Municipalities facing billions in COVID-19 costs in 2021, Ontario fiscal watchdog says

Click to play video: 'Coronavirus: Ontario finance minister discusses funding for businesses amid Toronto, Peel lockdown'
Coronavirus: Ontario finance minister discusses funding for businesses amid Toronto, Peel lockdown
WATCH ABOVE: Ontario finance minister discusses funding for businesses amid Toronto, Peel lockdown – Nov 20, 2020

People in Ontario could face higher taxes or service cuts as municipalities face billions of dollars in COVID-19-related expenses, the province’s fiscal watchdog warned Thursday.

Financial Accountability Officer Peter Weltman said the pandemic will cost Ontario municipalities $6.8 billion over two years.

He also warned that while the joint federal-provincial restart agreement inked earlier this year provided a $4-billion relief, and municipalities will find some savings, a $2.4-billion shortfall exists for the coming year.

Barring further intervention from upper levels of government, the costs will fall to local taxpayers, he said.

Read more: Ontario’s unspent pandemic reserves grew to $12 billion by end of September: FAO

“Every municipality will be different, some will have more, some will have less, but nevertheless, there’s still a gap,” Weltman said. “The only way to make that up for municipalities is either cutting services, or raising taxes.”

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Municipal leaders have been calling for help from the provincial and federal governments to help with the funding shortage. Toronto Mayor John Tory called for a “Safe Restart 2.0” agreement for municipalities in a letter to Prime Minister Justin Trudeau and Premier Doug Ford.

“As we look ahead to 2021, it is clear that both our revenue shortfalls and additional expenditures to support vulnerable communities are likely to continue, for at least part of the year,” Tory wrote on Thursday.

Tory said the City of Toronto is forecasting a $1.5-billion deficit by the end of 2021.

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Read more: Ontario to release new COVID-19 projections Thursday

“That is after substantial savings in the hundreds of millions of dollars have been identified,” he said.

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Weltman said he anticipates municipalities will need to hear about any additional aide package over the next two to three weeks so that they can incorporate it into the budgets.

“I think the timing for them is now to understand what they’re going to have to do to mitigate whatever potential shortfalls are coming their way,” he said.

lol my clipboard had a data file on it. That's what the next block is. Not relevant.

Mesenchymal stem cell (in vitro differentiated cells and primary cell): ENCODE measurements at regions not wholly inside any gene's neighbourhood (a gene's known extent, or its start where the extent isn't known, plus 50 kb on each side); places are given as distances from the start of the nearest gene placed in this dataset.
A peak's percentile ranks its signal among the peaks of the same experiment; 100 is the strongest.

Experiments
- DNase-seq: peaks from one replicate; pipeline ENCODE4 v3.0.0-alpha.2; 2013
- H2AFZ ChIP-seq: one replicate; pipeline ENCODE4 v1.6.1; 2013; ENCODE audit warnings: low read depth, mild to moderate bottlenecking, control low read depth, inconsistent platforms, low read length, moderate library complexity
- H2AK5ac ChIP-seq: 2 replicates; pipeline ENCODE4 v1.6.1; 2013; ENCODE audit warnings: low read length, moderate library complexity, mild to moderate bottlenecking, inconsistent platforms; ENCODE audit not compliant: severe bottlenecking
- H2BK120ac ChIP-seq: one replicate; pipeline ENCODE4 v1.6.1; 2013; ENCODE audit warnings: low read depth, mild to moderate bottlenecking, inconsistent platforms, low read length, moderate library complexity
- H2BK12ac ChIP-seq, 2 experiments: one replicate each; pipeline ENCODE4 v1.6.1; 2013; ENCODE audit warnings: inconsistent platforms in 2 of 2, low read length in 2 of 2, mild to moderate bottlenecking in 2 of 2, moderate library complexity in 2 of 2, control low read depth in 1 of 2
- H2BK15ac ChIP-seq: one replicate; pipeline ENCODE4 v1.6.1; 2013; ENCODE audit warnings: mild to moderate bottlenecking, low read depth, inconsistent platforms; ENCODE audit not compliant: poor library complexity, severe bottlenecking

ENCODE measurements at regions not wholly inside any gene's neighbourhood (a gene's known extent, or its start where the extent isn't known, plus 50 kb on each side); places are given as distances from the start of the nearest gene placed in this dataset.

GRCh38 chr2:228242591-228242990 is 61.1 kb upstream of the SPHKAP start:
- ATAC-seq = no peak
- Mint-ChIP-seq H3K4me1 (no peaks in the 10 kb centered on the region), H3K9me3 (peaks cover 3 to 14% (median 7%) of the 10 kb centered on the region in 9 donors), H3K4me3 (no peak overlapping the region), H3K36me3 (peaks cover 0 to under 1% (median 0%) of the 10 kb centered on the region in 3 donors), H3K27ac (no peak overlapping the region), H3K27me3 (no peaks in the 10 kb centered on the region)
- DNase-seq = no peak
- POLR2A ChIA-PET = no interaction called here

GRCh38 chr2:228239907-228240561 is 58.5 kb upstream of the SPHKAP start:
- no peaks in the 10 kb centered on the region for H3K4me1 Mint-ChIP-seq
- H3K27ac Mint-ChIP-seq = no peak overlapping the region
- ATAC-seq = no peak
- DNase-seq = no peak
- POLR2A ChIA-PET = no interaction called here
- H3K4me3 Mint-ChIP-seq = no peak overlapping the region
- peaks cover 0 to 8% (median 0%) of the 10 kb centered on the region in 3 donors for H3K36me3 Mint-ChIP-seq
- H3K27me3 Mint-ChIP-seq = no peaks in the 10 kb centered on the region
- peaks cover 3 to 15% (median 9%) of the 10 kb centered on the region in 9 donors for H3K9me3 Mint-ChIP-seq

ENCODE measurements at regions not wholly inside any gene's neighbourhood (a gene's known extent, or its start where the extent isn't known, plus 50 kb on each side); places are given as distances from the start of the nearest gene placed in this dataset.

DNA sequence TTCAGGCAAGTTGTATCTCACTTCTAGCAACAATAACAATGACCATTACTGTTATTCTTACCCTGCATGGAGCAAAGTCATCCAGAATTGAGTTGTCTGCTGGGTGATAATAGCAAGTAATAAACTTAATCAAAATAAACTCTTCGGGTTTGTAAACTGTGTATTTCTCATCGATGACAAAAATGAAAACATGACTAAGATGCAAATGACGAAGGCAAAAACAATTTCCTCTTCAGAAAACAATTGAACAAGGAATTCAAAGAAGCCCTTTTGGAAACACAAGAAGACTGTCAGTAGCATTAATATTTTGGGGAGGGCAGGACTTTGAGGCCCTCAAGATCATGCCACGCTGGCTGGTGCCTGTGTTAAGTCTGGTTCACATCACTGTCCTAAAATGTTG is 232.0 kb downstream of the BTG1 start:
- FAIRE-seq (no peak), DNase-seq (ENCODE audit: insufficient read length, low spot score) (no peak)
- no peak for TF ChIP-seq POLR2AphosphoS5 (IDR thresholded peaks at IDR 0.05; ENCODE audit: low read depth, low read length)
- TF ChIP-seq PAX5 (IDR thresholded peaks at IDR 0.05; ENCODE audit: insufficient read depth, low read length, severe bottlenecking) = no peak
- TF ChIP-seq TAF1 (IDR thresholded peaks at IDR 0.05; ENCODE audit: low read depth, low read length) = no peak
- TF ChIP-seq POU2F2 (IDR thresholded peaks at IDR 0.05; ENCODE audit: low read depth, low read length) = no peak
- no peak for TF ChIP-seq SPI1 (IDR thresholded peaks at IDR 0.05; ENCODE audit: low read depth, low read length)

Municipal Affairs Minister Steve Clark said Thursday that municipalities will receive clarity on a second phase of funding before the end of the year.

“We’ll continue to work with all levels of government to support our municipalities, and leave no community behind as we head into 2021,” he said.

Meanwhile, Ontario reported a record 1,983 new cases of COVID-19 Thursday, and 35 new deaths due to the virus.

Read more: Ontario sets provincial record with nearly 2,000 new coronavirus cases

Health Minister Christine Elliott said 515 cases were in Peel Region, 496 in Toronto, and 208 in York Region.

In the province’s long-term care homes, 623 residents currently have COVID-19 and 24 new deaths were reported Thursday. The province said 118 of its 626 long-term care homes are experiencing an outbreak.

It also reported 139 new COVID-19 cases related to schools, including at least 111 among students. Those bring the number of schools with a reported case to 878 out of Ontario’s 4,828 publicly funded schools.

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The Ontario government was expected to release new COVID-19 projections later on Thursday.

The province’s chief medical officer of health said earlier this week that the data will indicate whether lockdowns in Toronto and Peel Region that started two weeks ago are working.

Projections released early last month suggested Ontario could see as many as 6,500 new daily cases by mid-December unless steps were taken to limit the spread of the virus.

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